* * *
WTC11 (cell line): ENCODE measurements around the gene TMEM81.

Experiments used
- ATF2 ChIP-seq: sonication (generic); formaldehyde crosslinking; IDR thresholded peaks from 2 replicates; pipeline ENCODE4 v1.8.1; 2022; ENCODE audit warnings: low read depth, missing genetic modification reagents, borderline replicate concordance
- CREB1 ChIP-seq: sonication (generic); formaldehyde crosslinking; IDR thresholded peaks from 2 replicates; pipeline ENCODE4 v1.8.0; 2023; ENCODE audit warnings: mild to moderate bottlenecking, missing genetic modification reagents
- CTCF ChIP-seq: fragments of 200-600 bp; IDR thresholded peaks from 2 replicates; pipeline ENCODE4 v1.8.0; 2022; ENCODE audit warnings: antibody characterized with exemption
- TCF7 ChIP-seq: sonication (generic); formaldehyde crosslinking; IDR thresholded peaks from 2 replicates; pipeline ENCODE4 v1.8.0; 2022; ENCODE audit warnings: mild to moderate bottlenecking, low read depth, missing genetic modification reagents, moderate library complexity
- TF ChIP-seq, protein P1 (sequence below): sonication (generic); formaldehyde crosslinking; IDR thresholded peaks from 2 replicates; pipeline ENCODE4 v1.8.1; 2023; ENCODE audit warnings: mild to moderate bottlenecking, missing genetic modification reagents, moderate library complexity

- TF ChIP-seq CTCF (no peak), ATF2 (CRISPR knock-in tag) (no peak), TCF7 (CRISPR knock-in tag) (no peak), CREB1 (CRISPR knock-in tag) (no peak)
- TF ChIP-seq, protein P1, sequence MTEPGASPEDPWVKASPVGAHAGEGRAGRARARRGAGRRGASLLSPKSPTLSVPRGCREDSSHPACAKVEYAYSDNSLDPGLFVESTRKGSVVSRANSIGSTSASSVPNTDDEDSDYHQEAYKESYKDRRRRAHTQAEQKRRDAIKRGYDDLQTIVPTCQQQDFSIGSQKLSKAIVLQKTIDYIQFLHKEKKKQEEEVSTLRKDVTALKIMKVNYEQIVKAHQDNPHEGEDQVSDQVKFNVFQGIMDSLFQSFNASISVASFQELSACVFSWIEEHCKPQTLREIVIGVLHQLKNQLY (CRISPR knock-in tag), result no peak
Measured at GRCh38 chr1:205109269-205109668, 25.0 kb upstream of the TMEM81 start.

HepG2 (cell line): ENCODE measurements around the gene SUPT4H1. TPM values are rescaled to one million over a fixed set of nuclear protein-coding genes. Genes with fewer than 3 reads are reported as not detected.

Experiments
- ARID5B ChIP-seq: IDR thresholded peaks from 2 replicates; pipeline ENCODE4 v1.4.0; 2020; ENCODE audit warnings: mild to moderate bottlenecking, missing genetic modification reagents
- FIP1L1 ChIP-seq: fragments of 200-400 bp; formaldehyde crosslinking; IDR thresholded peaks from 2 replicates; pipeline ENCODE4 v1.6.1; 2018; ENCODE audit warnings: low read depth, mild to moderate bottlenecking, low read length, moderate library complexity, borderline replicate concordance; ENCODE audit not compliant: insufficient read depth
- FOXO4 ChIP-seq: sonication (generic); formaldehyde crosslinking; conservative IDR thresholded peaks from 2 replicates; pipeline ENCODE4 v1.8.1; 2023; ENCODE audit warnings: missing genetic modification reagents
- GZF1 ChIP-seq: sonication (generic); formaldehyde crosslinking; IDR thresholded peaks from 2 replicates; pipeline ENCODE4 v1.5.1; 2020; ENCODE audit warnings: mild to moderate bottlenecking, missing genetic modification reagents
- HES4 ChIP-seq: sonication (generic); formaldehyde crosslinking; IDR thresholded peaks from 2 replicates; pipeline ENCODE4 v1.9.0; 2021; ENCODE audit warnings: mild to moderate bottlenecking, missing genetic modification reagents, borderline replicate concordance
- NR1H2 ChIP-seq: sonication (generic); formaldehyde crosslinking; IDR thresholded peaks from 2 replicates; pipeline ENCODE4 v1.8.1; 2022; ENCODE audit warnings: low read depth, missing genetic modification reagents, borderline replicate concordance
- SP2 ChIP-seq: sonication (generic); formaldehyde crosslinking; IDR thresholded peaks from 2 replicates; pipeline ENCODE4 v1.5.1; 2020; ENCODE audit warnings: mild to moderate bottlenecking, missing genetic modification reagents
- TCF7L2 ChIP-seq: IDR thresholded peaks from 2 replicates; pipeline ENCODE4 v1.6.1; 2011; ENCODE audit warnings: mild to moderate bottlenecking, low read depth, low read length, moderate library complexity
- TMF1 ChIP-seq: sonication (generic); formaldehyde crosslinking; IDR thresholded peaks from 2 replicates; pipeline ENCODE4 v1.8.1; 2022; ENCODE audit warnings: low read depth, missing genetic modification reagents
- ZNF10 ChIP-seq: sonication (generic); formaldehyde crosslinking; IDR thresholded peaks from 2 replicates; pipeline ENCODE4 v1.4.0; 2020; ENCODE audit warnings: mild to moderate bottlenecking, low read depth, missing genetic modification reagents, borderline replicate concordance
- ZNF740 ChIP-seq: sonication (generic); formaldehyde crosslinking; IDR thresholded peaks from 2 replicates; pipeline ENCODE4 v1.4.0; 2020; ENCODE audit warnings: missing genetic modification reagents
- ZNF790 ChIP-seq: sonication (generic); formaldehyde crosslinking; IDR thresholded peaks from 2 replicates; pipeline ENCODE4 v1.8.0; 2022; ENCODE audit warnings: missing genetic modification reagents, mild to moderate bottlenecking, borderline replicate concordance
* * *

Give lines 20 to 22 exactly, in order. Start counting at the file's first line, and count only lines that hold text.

- TCF7L2 ChIP-seq: IDR thresholded peaks from 2 replicates; pipeline ENCODE4 v1.6.1; 2011; ENCODE audit warnings: mild to moderate bottlenecking, low read depth, low read length, moderate library complexity
- TMF1 ChIP-seq: sonication (generic); formaldehyde crosslinking; IDR thresholded peaks from 2 replicates; pipeline ENCODE4 v1.8.1; 2022; ENCODE audit warnings: low read depth, missing genetic modification reagents
- ZNF10 ChIP-seq: sonication (generic); formaldehyde crosslinking; IDR thresholded peaks from 2 replicates; pipeline ENCODE4 v1.4.0; 2020; ENCODE audit warnings: mild to moderate bottlenecking, low read depth, missing genetic modification reagents, borderline replicate concordance